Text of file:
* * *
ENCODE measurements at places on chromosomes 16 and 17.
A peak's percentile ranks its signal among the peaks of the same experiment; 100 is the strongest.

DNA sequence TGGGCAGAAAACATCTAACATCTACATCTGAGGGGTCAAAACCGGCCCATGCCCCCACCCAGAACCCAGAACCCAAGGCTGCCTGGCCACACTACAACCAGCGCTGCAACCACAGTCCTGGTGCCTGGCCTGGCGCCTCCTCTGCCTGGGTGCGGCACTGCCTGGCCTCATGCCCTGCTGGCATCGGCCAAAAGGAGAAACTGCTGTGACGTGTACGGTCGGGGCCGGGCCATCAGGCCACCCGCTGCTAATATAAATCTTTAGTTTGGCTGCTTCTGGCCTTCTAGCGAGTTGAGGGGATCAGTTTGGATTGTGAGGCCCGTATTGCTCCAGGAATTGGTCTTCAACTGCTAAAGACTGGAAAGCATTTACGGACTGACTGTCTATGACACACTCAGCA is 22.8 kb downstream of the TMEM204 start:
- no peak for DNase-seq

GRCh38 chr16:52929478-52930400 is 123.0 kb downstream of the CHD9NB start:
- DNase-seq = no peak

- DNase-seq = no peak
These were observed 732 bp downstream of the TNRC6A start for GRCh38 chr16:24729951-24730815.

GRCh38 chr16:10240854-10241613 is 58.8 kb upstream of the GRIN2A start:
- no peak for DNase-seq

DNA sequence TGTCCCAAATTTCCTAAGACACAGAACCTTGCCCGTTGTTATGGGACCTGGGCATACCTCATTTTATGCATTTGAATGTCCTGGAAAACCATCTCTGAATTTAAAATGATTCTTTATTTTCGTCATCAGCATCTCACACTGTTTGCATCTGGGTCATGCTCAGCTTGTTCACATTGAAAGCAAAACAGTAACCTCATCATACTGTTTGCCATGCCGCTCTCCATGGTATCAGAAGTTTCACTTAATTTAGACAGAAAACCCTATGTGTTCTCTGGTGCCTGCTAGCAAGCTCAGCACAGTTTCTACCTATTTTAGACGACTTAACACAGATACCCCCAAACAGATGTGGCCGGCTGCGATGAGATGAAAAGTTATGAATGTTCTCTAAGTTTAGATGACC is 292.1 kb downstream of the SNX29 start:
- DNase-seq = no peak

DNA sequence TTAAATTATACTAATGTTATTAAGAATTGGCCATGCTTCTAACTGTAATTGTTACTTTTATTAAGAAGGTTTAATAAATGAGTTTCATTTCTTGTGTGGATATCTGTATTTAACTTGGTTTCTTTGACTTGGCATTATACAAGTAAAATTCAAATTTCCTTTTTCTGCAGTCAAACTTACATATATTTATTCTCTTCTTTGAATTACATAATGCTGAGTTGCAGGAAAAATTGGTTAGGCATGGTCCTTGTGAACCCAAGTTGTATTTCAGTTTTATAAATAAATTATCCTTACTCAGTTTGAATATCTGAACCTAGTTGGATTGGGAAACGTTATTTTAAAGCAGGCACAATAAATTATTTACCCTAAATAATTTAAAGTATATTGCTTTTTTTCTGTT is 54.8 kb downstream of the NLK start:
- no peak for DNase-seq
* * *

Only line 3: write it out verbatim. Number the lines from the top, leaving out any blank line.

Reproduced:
DNA sequence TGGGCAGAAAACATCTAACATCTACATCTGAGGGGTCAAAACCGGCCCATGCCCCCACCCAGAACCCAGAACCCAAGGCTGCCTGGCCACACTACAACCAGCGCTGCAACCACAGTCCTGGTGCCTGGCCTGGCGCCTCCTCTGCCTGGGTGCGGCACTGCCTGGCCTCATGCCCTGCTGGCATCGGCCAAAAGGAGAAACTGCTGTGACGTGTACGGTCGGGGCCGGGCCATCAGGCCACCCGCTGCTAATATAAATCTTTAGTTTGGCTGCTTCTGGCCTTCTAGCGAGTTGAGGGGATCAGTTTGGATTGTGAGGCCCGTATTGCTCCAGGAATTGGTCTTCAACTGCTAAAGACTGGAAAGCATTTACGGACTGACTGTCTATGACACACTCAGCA is 22.8 kb downstream of the TMEM204 start: